Monday, August 29, 2011

Herodian Mansions and the Burnt House Jerusalem

Venues and Values
Israel Celebration Tours
By Rabbi Lee Diamond
Holiness of Beauty or Beauty of Holiness?

Herodian Mansions and Burnt House
In the heart of todays Jewish quarter in the Old City of Jerusalem and yet under its present surface is the Wohl Archeological Museum. Here we find the remains of homes of wealthy Jerusalemites from the time of Herod’s Second Temple. Within this vast underground complex we find beautiful mosaic floors, mikvaot (ritual baths), storage rooms, ovens, pottery, coins, wall frescos, furniture, a carved Menorah of the period and much more. All of these exhibitions allow us a glimpse into the life of the Sadducee community of Jerusalem Jews of the time.


An ICT Values discussion:
Our value question has to do with the challenges of this period.  These are the homes of a Jewish social strata affected and clearly influenced by Roman culture.  Yet they were part of the Jewish leadership of Jerusalem of the time including the Priests, the political leadership and the rich and powerful. To what extent were they assimilated into the surrounding Roman culture?  To what extent did they maintain their loyalty to Jewish culture and Jewish autonomy in the land?  Is it possible to be a loyal Jew or a Jewish leader and yet be profoundly influenced by the dominant world culture of the time?
A set table in this home of the Kohanim
As we examine the artifacts of these amazing homes, these questions become urgent.  But no less urgent is the question for our own time. How do we relate to our own dominant culture? Can we be Jewish or Jewish leaders surrounded by and influenced by an equally powerful culture and yet maintain a strong sense of our identity and connection to Jewish life?  Need we be corrupted by the dominant culture?  What is "Judaization?"  Can we expand our own Judaism from this exposure?  As we examine the “Jewish ness or “Roman ness” of this home, one may well ask the following question:  “If our homes were to be unearthed 2,000 years from now, would the archeologists know that we were Jews? How would they know this” What would they know about our Judaism and our integration into our society? Have we accepted the Roman or Western world’s view of the holiness of beauty? Have we maintained an unchallenged commitment to the Jewish concept of the beauty of holiness? Or have we discovered the way of integration between these to world views?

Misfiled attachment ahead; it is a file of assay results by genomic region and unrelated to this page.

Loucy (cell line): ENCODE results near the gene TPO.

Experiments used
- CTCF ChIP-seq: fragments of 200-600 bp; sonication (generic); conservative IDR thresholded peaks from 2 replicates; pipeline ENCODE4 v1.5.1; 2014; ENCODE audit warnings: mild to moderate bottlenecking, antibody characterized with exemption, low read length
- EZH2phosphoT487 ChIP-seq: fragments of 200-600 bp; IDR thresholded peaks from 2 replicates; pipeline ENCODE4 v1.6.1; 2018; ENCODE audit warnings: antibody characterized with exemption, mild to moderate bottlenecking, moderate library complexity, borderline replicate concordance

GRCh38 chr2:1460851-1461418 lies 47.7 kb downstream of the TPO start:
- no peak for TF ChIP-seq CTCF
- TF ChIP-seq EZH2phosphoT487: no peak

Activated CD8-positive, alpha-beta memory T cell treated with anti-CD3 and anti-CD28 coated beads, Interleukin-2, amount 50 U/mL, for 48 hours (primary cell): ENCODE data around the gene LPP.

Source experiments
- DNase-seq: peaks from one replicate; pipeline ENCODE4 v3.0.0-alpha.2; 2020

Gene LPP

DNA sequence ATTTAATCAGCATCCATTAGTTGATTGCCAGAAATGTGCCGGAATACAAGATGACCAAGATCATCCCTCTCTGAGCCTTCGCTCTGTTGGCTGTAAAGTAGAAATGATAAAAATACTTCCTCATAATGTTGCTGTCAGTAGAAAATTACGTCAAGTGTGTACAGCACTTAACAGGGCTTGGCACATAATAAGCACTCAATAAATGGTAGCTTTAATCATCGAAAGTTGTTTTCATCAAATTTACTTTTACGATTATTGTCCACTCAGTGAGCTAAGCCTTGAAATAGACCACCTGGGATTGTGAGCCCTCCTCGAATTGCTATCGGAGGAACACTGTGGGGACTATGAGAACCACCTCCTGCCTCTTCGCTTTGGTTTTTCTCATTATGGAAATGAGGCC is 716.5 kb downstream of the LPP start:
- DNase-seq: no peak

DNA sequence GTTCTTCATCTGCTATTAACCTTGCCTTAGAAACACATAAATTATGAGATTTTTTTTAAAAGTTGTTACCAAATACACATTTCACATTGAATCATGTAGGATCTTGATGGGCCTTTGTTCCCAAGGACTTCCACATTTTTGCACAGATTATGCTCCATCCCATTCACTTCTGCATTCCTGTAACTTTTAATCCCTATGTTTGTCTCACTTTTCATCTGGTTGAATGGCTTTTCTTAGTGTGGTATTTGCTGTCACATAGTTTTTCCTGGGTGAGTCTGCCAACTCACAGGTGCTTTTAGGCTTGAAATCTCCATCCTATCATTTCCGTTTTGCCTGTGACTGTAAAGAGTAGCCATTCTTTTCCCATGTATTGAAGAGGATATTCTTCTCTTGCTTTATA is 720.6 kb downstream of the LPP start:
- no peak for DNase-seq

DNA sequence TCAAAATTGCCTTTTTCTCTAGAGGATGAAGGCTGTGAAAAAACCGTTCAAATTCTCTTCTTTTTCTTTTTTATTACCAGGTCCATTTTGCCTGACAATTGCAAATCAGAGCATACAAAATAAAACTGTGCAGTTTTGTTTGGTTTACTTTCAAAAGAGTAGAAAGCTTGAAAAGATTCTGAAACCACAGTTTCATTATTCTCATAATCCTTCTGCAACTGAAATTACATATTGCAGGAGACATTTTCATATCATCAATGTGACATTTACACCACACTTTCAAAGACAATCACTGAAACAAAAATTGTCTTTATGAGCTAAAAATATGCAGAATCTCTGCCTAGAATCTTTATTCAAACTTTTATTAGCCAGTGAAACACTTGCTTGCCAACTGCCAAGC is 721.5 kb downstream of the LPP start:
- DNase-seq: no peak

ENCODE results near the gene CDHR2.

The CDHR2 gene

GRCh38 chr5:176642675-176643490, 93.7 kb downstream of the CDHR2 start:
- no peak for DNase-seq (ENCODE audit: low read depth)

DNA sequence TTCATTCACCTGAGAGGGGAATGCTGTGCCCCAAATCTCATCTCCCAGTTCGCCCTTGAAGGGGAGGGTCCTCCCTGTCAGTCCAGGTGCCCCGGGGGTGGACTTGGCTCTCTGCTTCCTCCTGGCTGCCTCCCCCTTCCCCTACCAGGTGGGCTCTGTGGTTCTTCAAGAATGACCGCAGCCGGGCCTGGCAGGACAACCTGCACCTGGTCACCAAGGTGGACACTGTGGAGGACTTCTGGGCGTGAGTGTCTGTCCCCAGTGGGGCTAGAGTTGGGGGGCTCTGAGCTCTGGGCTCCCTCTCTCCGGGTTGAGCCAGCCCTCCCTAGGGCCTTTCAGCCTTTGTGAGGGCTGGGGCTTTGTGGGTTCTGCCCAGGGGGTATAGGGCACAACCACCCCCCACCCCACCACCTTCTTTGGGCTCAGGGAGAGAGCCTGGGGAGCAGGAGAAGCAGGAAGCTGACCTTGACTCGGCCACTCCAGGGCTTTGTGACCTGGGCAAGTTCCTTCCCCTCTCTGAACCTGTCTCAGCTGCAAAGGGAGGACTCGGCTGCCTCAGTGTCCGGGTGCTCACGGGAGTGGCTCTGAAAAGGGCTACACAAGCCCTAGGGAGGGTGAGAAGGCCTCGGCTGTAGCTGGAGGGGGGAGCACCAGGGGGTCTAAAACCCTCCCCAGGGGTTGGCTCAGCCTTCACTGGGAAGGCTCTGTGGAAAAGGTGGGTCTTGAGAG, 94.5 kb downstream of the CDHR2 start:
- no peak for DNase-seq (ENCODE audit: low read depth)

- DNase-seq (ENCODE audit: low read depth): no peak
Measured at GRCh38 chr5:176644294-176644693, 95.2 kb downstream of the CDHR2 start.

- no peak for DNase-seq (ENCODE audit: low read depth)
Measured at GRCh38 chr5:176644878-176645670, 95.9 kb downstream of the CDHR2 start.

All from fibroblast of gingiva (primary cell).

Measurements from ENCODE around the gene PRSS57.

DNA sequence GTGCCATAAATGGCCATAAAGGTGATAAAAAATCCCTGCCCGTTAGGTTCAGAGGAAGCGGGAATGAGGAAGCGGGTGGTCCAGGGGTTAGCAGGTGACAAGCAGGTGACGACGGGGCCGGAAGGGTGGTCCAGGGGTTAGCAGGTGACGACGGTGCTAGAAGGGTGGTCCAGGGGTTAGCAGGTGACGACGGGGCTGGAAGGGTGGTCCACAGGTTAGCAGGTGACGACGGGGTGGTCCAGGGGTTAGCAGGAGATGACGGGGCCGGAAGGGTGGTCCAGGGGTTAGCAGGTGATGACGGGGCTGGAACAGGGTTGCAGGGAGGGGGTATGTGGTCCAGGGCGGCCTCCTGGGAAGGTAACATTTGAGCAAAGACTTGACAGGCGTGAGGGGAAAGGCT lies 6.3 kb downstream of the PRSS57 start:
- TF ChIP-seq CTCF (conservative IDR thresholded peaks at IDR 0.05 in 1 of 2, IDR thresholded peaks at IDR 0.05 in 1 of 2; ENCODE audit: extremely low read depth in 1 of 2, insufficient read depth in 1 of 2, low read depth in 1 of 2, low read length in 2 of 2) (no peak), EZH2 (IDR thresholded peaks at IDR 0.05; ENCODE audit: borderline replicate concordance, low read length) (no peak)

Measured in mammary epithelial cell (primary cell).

In one corner, close to the exit of this underground complex is a burnt section of floor, attesting to the destruction that took place here when Jerusalem was razed by the Roman forces.  Here one can discuss the loss symbolized by this destruction, the causes and ultimate affects of this loss to the continuity of Jewish life.  Here one can discuss the Jewish concept of self blame for own tragedies rather than blaming an enemy.  Here the concept of Sinat Hinam (baseless hatred) which is cited as the cause of destruction can be discussed.  Here too we can discuss the reverse concept of “Ahavat Hinam” or the “I-Thou” relationship which perhaps is the way to “right the wrong” of destruction.
A spear used by one of Priestly family defenders against the Roman destruction of Jerusalem
Our future depends on how we choose to live in our present and our present is determined by our understanding of and learning from our past.

1 comment:

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